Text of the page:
The AC Ammeter
the Next Generation AC Ammeter
by Ralph Klimek 2006
Ammeter, self calibrating, inherently linear meter scale, self powered,
simple resistive shunt, no active electronics required.
is a commonly encountered problem that the technician engineer wants to
monitor directly the AC current drawn by a mains powered appliance.
There is a small assortment of traditional tools. The classical
AC ammeter is a moving iron instrument with the instrument coil either
carrying the full load current or is driven from a shunt. It is rare to
see this sort of instrument available second hand because the coil is
invariably blown by excessive current. The moving iron instrument
is the gold standard, however there is not a simple relationship
between the meter deflection and current magnitude. The meter scale is
distinctly non linear and you are forced to have faith in the meter and
its original calibration. The moving iron instrument is not self
calibrating in the sense that if you have one good data point, you can
interpolate the rest. This design meets this condition.
The alternative is the now ubquitous
hand held digital multimeter with a 10A shunt. I have little faith in
the calibration of the cheap units, most of them could not sustain 10A
wanted a self powered, inherently linear and self calibration AC
Ammeter panel meter that was not a moving iron instrument because mainly
I did not want to spend the considerable sum of money for a real
instrument. It would still be subject to destruction by transient
The alternative AC ammeter solutions involve the use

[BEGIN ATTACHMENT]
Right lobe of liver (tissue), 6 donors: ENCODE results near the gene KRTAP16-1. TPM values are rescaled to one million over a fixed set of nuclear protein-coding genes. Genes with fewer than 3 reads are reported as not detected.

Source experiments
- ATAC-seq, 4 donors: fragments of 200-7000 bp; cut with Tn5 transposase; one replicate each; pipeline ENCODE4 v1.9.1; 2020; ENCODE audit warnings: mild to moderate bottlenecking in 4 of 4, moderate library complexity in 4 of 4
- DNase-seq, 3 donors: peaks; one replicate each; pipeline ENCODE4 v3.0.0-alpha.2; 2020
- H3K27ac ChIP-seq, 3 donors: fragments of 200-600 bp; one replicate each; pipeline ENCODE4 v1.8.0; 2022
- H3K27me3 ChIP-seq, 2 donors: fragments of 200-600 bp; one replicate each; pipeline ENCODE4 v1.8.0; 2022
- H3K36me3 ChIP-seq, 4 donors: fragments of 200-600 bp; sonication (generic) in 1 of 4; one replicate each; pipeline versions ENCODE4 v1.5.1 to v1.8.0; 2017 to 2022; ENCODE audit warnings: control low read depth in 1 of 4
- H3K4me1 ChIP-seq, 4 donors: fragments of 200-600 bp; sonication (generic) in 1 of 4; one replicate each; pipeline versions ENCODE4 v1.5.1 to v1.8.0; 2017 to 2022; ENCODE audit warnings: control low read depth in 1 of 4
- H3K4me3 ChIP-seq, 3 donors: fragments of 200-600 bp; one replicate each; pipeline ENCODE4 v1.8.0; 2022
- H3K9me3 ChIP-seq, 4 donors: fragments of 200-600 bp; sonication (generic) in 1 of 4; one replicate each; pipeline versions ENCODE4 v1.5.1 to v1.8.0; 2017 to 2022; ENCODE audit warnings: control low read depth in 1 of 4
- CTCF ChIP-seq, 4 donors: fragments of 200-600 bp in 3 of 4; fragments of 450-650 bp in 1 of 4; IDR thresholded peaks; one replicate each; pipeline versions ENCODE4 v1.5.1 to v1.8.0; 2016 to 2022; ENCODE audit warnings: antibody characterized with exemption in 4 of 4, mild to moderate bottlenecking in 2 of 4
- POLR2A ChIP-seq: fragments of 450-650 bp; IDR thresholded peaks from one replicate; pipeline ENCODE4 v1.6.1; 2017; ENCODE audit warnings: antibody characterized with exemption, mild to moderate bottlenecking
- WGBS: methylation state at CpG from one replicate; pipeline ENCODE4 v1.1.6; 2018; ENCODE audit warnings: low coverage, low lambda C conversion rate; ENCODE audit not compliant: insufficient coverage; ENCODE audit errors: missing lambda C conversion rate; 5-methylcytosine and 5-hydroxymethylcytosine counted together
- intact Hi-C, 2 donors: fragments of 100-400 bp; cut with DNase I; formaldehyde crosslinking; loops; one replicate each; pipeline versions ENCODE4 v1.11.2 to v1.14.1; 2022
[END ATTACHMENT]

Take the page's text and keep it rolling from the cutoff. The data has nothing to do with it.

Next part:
of resistive shunts and measuring the sub volt ac signal with an AC
millivolt meter. This is an elegant by not straight forward.
The moving coil instrument is a DC instrument, better suited to
measuring voltages of the order of ten volts. It would need a
rectifier that adds a high level of uncertainty into the reading when
taking into accound the forward voltage drop of any real world diode
my AC ammeter to have a full scale deflection of 10A. If I used a
0.1ohm shunt, this would only drop one volt, and dissipate only 10W.
Thats a reasoneable amount and I certainly would not want to use
more resistance than that. A one ohm shunt would dissipate
100Watts at 10A and thats just silly.
The 1 volt
developed across a 0.1ohm shunt is not enough to drive a diode and
moving coil voltmeter without a grossly non linear meter scale.
I did not want to go to the trouble of supplying a separate DC
supply and ac amplifier, thats already getting excessively complex.
How to step up the voltage to something more measurable ? Use a
step up transformer across the shunt and use a bog standard diode
bridge to drive a simple DC voltmeter that now has, at full load, maybe
30 volts to measure, which is trivial to do. The step up
transformer is nothing more than a plug pack transformer with the low
voltage secondary used as the "primary". This steps up the
voltage nicely. Even better is the fact that the "voltage source"
driving the transformer has a 0.1ohm driving impedance, so the load
presented by the transformer and meter load is not going to influence
the reading. Even better is the fact that the meter circuit can
be grounded, it is not floating at mains potential, and this opens up
the possibility of safe remote measurement of mains current.
circuit is calibrated by monitoring the resistor shunt voltage with an
AC millivolt meter. The pot is tweaked to give the correct meter
reading. It is sensibly linear and does not exhibit the pathology
that a current transformer and moving iron instruments show. A
BNC outlet permits direct monitoring of mains potential current with a
scope. (usefully for debugging switch mode PSUs or other impulsive loads) A
modern digital voltmeter with an AC range is sufficiently sensitive to
calibrate this instrument. The only other requirement for
calibration is a known high wattage resistor or another moving iron
ammeter that you have faith in.
|test points are for initial calibration||step transformer from discarded ghetto blaster|
|a very complex circuit. filter cap is non electrolytic for long life||the 20 watt shunt resistor|
Fri May 9 18:51:28 EST 2008,
Mon Nov 22 18:37:57 EST 2010